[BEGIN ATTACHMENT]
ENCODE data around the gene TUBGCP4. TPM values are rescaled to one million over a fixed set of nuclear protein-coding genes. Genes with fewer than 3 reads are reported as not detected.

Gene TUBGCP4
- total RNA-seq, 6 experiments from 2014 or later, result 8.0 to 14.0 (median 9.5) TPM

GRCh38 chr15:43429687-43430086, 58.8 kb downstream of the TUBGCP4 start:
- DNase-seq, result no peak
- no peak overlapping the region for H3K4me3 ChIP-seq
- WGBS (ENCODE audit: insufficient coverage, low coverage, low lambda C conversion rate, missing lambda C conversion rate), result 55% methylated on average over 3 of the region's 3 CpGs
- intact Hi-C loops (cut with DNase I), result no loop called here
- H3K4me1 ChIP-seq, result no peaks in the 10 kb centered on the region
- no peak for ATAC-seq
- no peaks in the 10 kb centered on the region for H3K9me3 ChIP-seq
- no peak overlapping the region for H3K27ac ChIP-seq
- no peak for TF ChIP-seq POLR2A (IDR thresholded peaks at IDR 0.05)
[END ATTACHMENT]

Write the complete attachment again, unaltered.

ENCODE data around the gene TUBGCP4. TPM values are rescaled to one million over a fixed set of nuclear protein-coding genes. Genes with fewer than 3 reads are reported as not detected.

Gene TUBGCP4
- total RNA-seq, 6 experiments from 2014 or later, result 8.0 to 14.0 (median 9.5) TPM

GRCh38 chr15:43429687-43430086, 58.8 kb downstream of the TUBGCP4 start:
- DNase-seq, result no peak
- no peak overlapping the region for H3K4me3 ChIP-seq
- WGBS (ENCODE audit: insufficient coverage, low coverage, low lambda C conversion rate, missing lambda C conversion rate), result 55% methylated on average over 3 of the region's 3 CpGs
- intact Hi-C loops (cut with DNase I), result no loop called here
- H3K4me1 ChIP-seq, result no peaks in the 10 kb centered on the region
- no peak for ATAC-seq
- no peaks in the 10 kb centered on the region for H3K9me3 ChIP-seq
- no peak overlapping the region for H3K27ac ChIP-seq
- no peak for TF ChIP-seq POLR2A (IDR thresholded peaks at IDR 0.05)